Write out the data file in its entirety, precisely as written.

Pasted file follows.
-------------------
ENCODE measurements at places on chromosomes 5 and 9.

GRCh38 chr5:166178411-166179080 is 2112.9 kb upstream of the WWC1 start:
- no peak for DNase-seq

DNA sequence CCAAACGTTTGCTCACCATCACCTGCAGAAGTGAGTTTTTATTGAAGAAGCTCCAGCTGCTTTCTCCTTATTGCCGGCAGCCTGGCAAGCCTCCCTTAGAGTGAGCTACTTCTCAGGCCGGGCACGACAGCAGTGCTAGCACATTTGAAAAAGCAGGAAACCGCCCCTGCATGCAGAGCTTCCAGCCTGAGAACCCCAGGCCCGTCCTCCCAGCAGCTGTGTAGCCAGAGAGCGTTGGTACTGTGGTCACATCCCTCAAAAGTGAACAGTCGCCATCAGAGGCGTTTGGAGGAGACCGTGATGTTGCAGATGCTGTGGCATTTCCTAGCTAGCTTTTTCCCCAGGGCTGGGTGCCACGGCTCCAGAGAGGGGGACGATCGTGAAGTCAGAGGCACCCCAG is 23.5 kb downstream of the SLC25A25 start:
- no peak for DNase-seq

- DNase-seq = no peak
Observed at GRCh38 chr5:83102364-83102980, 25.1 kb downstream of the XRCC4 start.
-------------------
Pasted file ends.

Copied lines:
ENCODE measurements at places on chromosomes 5 and 9.

GRCh38 chr5:166178411-166179080 is 2112.9 kb upstream of the WWC1 start:
- no peak for DNase-seq

DNA sequence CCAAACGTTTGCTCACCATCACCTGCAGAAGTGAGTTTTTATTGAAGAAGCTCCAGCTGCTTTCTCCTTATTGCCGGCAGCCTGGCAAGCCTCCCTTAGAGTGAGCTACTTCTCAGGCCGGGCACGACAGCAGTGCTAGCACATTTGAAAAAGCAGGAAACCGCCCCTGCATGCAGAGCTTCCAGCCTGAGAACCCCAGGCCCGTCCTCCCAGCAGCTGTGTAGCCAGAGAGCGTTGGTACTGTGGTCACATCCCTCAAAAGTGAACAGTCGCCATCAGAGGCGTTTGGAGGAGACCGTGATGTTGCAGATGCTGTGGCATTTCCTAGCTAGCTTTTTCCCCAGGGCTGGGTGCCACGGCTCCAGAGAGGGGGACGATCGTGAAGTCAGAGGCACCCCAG is 23.5 kb downstream of the SLC25A25 start:
- no peak for DNase-seq

- DNase-seq = no peak
Observed at GRCh38 chr5:83102364-83102980, 25.1 kb downstream of the XRCC4 start.